Eady’s newest album, To the Passage of Time, is mostly a return to his older miminalist style evident on albums like 2014’s Daylight & Dark and 2017’s self-titled release, with a little more of a playful edge balanced against his excellently mature and nuanced moments. And yet, even despite this very much finding Eady operating in his comfort zone once again, there’s something missing in the overall presentation that makes it hit with a little less impact than his previous works. It’s still enjoyable and features what is possibly his best-ever song, but To the Passage of Time is the first Eady album that finds him operating too much on a formula.
Now, on some level, describing the overall sound is a moot point for anyone familiar with Eady’s work. But it’s the production that’s always allowed it to really shine even despite the minimalist approach, letting the full and organically rich tones courtesy of the acoustic guitars and touches of fiddle, pedal steel, and especially the mandolin work really seep in and have their time in the spotlight. Because if there’s anything adapted from the faster-paced I Travel On, it’s a welcome choice to allow the technical prowess of the players here to shine, particularly in the closing outros of songs like “Back to Normal” and “Saturday Night,” especially when they lean well on minor tones.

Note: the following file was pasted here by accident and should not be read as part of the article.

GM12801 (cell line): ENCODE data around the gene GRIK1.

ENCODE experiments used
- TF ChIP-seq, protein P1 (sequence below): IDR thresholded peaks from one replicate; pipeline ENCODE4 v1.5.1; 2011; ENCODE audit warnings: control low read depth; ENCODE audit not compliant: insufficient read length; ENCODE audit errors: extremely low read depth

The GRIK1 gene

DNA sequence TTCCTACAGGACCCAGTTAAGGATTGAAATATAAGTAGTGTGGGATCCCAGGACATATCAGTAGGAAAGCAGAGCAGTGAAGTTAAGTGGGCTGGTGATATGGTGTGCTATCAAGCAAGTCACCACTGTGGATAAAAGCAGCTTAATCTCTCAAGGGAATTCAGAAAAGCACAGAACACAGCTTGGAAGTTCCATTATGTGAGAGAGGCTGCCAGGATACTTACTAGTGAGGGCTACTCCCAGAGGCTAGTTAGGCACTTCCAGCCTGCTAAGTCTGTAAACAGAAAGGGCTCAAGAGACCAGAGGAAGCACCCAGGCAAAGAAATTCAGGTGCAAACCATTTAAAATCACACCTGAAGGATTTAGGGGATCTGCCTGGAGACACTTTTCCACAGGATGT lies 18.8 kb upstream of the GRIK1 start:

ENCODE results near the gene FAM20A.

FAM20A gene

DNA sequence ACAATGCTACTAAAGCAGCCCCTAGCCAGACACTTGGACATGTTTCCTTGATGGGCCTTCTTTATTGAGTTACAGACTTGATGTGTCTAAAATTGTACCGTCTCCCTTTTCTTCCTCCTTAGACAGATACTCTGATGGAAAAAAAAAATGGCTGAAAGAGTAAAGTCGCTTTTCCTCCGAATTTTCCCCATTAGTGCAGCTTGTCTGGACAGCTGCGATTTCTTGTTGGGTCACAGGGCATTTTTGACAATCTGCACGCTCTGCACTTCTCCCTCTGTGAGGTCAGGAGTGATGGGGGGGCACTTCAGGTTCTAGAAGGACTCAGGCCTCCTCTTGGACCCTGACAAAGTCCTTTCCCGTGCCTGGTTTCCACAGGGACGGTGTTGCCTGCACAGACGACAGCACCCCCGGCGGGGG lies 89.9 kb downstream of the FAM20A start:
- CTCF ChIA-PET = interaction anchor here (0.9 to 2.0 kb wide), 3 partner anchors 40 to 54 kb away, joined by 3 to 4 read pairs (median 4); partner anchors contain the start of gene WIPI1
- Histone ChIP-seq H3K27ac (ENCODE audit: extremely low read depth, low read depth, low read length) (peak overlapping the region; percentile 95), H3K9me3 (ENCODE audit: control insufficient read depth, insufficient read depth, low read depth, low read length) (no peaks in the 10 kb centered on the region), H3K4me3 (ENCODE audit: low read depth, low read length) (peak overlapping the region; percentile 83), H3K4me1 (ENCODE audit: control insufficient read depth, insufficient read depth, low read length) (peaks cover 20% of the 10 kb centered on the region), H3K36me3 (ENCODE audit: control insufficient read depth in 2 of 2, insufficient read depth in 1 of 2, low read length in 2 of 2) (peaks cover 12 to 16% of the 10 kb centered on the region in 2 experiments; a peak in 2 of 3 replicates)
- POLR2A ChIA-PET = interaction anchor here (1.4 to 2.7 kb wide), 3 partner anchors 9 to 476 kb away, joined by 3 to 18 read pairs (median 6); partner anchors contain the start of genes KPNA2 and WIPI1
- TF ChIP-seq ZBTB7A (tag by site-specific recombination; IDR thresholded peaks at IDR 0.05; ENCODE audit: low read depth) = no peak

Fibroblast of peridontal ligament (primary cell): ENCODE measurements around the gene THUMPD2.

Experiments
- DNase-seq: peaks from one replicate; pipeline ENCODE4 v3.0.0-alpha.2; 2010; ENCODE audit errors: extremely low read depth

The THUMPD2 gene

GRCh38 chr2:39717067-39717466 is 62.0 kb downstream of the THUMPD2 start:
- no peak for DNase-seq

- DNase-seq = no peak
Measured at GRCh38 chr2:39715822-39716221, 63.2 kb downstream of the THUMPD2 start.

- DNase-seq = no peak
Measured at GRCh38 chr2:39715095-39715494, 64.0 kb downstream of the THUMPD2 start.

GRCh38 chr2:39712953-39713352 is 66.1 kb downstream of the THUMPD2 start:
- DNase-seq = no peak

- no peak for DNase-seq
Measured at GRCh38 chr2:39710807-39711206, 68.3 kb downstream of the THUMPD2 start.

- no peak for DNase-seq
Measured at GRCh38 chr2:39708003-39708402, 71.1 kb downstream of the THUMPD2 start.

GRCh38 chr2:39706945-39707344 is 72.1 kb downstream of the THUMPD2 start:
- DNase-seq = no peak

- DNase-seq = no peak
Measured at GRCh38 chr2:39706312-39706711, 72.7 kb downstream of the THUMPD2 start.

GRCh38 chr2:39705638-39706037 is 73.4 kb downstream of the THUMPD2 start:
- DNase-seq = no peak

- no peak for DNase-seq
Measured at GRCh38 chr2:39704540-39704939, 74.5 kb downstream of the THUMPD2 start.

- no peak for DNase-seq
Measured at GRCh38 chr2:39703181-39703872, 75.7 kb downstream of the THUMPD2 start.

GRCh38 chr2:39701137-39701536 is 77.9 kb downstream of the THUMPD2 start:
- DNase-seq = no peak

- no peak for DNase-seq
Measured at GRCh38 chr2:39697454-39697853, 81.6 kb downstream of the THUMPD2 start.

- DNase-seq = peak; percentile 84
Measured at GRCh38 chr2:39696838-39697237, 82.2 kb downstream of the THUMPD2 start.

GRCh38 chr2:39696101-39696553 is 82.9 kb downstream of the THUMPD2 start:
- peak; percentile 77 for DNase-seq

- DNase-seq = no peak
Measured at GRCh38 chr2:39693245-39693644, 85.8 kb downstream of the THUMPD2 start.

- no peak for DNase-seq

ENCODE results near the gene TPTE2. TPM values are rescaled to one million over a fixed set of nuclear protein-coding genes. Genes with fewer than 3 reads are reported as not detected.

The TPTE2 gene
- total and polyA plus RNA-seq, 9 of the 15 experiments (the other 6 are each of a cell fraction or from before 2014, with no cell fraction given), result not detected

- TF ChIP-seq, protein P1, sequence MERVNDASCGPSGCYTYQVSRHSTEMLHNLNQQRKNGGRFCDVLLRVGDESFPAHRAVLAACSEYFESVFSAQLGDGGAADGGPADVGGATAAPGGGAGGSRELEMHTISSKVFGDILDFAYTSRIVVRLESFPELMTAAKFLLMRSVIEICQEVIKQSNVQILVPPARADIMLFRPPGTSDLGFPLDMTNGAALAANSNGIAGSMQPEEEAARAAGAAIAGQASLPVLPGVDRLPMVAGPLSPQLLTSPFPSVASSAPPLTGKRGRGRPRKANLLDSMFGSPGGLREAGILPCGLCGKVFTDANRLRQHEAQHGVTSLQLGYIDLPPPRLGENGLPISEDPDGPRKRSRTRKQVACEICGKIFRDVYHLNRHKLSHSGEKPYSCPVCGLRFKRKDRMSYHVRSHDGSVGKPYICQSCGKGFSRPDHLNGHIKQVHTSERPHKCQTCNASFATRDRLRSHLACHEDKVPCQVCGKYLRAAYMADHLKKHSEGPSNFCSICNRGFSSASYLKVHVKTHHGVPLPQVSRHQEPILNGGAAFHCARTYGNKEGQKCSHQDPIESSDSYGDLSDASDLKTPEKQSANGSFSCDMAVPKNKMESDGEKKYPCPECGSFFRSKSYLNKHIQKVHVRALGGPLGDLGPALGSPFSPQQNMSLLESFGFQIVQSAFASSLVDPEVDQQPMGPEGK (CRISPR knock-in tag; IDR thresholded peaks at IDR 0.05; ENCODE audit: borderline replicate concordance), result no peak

Plus, Eady has always been the sort of plainspoken poet that’s benefited from the simpler approach. He’s never been a technically great singer, but he manages to convey the right amount of quiet intensity to really command the room and let the audience know that what he sings about is what he knows. Having Courtney Patton for background vocal duties always adds a nice touch, too, especially when she slips in for the majority of a song dedicated to her on “Nothing On You.” And while the stripped-back, mostly acoustic approach places a heavy emphasis on the writing, it also places one on Eady himself that he handles excellently.